In this 2017 talk, Gershenfeld compares their work to the history of computers. CBA’s core research facilities are like the old mainframes: a massive amount of machines that cost a ton of money and that were accessible to only a handful of people.
Fab Labs are the equivalent of the 1970’s minicomputers. Minicomputers only took up the space of a few refrigerators, and because they were much cheaper than mainframes, they put a considerable amount of power in the hands of more people.
But a minicomputer is like a horse and buggy compared to today’s smart phones and iPads. And just like computers moved from minicomputers to hobbyist computers to personal computers, he thinks they will be able to do the same with digital fabricators. Currently, their research roadmap says that in 20 years they will have built out the technology for personal-sized digital fabricators.
One of the main destinations on this roadmap is moving beyond 3D printers that spray materials and laser cutters that slice materials to materials that can assemble and dissemble themselves. As a Wired magazine article described it,
For Gershenfeld, the real revolution of fabrication is much more fundamental: it’s bringing programmability to the physical world. He invited the audience to compare the performance of a child assembling Lego and a 3D printer. The child’s assembly of Lego will be more accurate than the child’s motor skills would allow — that’s because the pieces are designed to snap together in alignment. Meanwhile, the 3D printing process accumulates errors, perhaps due to imperfect adhesion in the bottom layers. Lego is also available in different materials, while 3D printers have limited ability to use dissimilar materials. Finally, a Lego construction can be easily disassembled.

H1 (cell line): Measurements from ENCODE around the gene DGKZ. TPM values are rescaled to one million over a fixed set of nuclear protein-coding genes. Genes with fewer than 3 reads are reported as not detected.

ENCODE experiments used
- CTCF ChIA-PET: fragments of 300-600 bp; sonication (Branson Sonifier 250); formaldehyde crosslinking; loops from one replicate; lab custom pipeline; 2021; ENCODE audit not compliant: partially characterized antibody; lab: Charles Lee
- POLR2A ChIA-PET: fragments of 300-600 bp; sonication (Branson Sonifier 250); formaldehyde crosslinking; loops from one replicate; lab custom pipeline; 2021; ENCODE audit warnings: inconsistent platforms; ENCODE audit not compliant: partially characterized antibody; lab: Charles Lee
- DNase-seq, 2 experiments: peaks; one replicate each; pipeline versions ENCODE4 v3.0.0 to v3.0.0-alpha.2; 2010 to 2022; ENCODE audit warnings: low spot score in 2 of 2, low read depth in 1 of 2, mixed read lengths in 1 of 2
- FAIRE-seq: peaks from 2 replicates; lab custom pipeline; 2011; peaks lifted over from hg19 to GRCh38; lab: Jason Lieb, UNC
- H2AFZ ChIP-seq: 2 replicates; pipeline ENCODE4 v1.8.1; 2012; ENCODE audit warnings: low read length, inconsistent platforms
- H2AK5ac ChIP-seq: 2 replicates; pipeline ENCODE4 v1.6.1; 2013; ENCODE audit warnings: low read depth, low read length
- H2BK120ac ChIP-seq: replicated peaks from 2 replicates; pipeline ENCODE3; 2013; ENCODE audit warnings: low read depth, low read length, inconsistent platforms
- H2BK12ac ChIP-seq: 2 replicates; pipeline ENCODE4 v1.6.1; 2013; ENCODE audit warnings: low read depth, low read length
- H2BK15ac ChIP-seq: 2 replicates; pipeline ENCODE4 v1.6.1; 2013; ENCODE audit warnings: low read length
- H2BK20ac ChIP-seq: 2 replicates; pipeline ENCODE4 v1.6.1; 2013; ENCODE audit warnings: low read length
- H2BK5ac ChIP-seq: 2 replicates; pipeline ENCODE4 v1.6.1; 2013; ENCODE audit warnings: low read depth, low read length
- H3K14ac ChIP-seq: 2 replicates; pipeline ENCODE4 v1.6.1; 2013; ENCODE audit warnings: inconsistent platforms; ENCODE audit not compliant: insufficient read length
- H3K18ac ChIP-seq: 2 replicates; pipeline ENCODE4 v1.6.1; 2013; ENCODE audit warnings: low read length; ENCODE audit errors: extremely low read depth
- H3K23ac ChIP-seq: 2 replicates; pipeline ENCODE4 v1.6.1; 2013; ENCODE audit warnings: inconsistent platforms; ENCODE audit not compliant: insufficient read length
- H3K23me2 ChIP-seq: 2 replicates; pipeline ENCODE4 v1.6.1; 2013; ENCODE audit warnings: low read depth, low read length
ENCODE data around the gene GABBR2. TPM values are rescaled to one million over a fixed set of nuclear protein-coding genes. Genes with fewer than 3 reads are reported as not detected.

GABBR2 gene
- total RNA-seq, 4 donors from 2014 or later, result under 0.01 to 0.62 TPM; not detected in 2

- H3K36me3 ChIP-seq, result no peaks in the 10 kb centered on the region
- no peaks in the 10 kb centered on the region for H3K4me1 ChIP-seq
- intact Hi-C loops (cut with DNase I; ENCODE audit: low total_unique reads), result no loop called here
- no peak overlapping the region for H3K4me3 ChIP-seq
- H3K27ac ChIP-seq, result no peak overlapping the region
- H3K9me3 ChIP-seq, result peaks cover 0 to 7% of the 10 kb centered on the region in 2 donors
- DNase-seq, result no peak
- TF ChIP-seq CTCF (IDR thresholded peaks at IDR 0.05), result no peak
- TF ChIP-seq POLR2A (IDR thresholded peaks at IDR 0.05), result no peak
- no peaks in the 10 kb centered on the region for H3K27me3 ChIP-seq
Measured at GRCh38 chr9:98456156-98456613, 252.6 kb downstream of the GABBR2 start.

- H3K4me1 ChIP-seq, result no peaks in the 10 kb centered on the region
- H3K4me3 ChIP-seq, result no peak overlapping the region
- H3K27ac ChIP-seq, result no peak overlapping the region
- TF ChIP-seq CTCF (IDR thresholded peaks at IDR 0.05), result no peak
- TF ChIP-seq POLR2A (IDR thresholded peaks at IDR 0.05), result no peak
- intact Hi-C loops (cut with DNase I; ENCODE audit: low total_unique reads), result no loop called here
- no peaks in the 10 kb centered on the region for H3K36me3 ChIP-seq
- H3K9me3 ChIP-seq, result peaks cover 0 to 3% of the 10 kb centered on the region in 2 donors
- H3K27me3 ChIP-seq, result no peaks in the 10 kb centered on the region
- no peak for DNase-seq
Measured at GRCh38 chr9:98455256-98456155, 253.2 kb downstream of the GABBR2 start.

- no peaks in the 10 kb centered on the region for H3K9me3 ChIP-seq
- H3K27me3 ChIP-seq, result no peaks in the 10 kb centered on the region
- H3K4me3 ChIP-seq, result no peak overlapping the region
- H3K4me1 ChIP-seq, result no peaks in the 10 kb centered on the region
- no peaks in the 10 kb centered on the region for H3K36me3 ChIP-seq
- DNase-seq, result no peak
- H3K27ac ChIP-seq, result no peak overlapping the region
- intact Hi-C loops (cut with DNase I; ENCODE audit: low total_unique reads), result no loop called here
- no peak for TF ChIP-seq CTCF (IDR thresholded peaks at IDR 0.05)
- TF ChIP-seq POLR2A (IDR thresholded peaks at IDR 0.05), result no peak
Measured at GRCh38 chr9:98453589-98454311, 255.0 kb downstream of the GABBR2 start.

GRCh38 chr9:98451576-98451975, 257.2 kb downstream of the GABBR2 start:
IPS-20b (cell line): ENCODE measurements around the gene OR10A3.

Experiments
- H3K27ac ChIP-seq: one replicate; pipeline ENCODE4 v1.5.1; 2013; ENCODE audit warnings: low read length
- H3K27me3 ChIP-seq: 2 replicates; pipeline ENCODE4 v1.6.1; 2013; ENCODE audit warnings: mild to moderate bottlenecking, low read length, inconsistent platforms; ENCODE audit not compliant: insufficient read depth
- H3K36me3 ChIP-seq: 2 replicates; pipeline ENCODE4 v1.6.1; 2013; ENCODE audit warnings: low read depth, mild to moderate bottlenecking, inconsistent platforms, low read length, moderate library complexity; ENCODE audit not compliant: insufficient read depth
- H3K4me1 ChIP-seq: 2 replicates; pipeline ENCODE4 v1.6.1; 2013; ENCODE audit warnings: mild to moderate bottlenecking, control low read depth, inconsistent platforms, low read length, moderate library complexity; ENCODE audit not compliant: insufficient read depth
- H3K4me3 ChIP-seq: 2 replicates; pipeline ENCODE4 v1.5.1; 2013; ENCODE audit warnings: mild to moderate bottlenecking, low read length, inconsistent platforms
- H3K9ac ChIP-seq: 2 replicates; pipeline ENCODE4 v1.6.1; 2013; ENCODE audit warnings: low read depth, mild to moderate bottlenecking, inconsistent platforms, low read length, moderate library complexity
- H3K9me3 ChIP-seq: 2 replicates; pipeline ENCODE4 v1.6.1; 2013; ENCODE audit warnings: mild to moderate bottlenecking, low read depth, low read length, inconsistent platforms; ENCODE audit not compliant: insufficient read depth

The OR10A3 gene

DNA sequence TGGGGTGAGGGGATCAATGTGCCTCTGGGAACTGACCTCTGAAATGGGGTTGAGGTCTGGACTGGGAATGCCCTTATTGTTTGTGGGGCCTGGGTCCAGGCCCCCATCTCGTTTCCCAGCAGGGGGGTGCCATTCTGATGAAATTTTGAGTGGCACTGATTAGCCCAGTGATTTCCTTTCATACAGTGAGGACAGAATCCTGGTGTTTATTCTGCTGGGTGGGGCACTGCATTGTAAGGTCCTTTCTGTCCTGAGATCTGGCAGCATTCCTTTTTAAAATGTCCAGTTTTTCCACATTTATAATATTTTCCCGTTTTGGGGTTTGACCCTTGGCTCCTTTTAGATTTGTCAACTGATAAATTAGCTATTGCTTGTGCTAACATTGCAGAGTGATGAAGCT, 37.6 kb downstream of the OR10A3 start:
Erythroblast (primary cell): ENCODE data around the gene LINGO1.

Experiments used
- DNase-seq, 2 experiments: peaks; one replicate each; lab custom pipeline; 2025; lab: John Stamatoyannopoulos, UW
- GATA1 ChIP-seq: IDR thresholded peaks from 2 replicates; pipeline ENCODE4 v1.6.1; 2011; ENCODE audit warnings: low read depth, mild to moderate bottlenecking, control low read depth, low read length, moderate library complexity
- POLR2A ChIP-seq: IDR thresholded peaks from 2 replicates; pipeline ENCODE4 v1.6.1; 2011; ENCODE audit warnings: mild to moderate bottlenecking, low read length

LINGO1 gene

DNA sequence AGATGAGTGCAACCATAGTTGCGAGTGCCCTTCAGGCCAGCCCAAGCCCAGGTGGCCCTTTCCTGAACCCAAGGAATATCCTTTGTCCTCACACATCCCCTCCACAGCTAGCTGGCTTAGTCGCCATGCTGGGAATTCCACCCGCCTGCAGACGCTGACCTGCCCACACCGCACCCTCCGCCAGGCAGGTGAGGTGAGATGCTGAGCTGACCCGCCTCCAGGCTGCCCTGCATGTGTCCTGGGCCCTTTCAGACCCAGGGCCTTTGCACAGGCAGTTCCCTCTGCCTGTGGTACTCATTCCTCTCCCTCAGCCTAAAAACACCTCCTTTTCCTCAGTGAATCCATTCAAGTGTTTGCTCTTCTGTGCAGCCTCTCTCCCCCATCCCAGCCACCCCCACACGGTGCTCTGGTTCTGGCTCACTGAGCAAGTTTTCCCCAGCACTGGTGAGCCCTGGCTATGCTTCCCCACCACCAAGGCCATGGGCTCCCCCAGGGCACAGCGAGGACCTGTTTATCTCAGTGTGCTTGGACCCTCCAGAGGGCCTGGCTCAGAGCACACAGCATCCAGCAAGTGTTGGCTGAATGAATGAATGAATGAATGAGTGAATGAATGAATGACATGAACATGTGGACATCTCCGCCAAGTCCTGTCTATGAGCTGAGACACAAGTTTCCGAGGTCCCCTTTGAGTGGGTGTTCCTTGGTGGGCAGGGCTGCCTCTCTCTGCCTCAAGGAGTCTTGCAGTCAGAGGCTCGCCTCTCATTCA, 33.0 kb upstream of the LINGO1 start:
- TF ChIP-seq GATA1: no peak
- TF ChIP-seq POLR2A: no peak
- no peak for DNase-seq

Currently, they are exploring this radical new approach in a joint project with NASA on building aircraft.
The NASA/MIT approach is… to fundamentally redesign the structure of the wing so it is capable of bending by itself. The design achieves this by dividing the wing into lightweight, overlapping scale- or feather-like sub-segments. These are supported by tunable and actively deformable modular building blocks, dubbed “digital materials,” that are made of carbon fiber-reinforced polymers that can be quickly engineered and snapped together and allow the wing to deform while maintaining a smooth, aerodynamic surface…. So far, wind tunnel tests have shown the test wing has aerodynamic properties of a conventional wing weighing 10 times more.
In short, Fab Labs aren’t just about putting some maker tools in the hands of folks today. They are part of a larger, bolder vision plus the infrastructure to make it happen. As the Fab Foundation explains,
This community is simultaneously a manufacturing network, a distributed technical education campus, and a distributed research laboratory working to digitize fabrication, inventing the next generation of manufacturing and personal fabrication.
Fab Labs and the broader project they are part of have some striking implications for the Makers All framework. CBA’s research roadmap estimates that they will have developed the tech for personal replicators in 20 years — in other words, around the time the robots/AI-driven jobs crisis is likely to hit. Even if CBA’s estimate is too optimistic, the tech plus the network of labs, people, and training they will have developed by 2040 will be a game changer, and it’ll greatly expand what Make Creativity Work could do.
There’s a lot more to say here. For example, the educational infrastructure that the Fab Labs Network is building out should allay some concerns about Make Creativity Work’s argument that lots of people from every community could eventually participate in creating robots/AI. But honestly, I’m still wrapping my head around what CBA’s work could mean for Makers All.
But as exciting as this work is, there’s a project to take it to a whole new level. Up Next: Fab Cities